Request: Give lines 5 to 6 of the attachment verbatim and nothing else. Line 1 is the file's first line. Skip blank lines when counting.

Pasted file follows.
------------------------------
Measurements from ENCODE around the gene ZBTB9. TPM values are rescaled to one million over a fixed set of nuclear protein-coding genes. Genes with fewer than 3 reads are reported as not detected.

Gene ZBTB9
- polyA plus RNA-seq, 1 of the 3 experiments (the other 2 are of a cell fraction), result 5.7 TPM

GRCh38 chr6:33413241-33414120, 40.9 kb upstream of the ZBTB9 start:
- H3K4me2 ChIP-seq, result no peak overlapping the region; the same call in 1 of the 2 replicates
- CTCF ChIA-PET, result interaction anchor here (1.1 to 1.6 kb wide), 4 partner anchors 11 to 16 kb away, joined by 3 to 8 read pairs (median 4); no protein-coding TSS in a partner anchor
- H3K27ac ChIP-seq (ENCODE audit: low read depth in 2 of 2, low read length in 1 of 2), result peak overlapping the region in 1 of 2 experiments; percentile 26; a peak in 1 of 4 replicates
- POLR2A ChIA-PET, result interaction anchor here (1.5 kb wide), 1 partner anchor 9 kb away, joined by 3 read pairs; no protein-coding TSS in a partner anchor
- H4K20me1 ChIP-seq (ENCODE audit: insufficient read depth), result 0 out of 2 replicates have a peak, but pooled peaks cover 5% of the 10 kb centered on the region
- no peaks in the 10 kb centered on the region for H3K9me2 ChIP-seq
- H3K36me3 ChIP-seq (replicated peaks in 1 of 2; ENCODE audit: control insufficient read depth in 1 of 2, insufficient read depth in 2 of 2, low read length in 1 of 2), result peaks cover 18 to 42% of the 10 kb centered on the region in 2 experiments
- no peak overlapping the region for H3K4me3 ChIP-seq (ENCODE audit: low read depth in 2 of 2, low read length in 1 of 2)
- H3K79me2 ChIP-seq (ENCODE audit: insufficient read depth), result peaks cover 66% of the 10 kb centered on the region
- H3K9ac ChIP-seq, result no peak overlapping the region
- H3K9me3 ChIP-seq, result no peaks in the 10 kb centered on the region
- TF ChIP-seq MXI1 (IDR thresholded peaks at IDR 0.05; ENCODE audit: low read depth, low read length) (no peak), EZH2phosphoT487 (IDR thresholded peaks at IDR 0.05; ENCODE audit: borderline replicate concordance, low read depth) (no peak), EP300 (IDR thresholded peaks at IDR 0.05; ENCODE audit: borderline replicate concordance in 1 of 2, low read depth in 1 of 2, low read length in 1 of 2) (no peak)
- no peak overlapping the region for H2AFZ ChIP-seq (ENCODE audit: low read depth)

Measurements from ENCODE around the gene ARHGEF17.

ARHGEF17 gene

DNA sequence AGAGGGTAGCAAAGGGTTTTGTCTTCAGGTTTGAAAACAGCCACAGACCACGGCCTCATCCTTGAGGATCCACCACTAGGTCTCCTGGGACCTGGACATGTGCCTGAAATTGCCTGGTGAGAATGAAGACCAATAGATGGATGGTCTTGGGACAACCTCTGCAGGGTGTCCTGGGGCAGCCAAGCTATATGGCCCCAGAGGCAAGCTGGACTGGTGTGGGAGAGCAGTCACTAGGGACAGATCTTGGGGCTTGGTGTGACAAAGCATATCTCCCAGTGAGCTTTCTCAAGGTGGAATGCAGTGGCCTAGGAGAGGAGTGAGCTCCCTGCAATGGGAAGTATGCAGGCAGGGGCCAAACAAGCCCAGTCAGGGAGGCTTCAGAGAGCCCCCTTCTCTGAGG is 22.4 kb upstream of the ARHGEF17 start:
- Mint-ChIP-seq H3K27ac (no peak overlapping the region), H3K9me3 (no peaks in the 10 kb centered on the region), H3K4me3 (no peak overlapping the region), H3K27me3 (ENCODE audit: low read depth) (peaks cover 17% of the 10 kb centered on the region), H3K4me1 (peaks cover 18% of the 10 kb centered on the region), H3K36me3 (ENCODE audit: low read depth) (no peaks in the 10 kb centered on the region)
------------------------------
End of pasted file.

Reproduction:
- H3K4me2 ChIP-seq, result no peak overlapping the region; the same call in 1 of the 2 replicates
- CTCF ChIA-PET, result interaction anchor here (1.1 to 1.6 kb wide), 4 partner anchors 11 to 16 kb away, joined by 3 to 8 read pairs (median 4); no protein-coding TSS in a partner anchor